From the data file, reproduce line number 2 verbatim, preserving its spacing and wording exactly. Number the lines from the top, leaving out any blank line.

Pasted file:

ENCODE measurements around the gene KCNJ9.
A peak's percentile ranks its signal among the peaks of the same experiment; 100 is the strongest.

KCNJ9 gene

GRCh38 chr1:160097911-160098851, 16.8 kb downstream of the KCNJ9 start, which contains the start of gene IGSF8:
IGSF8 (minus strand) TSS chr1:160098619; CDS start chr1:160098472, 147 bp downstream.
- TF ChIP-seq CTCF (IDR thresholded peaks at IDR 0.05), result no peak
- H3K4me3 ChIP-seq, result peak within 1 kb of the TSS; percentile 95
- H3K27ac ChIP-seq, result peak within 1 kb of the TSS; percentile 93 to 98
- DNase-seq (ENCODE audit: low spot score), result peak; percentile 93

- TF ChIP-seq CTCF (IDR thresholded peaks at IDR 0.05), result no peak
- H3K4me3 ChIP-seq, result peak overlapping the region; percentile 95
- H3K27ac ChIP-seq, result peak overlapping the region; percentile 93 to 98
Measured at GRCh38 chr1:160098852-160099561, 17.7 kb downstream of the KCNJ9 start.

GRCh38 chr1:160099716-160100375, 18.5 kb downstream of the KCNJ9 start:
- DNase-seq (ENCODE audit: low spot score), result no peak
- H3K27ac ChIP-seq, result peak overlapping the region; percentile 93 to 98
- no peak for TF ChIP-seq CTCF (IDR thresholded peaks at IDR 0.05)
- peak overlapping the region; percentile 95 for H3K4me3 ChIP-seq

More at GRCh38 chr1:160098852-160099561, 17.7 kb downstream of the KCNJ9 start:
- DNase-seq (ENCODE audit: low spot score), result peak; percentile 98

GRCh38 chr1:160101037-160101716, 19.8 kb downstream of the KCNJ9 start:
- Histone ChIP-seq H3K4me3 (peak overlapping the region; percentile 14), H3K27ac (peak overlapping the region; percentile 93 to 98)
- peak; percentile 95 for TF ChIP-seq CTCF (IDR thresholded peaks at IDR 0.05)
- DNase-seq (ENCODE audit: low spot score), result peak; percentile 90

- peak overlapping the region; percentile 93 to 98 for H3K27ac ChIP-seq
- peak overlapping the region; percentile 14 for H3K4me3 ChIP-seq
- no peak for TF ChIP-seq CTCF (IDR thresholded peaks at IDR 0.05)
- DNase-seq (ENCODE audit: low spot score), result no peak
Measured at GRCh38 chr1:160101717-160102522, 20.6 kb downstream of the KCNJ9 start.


A peak's percentile ranks its signal among the peaks of the same experiment; 100 is the strongest.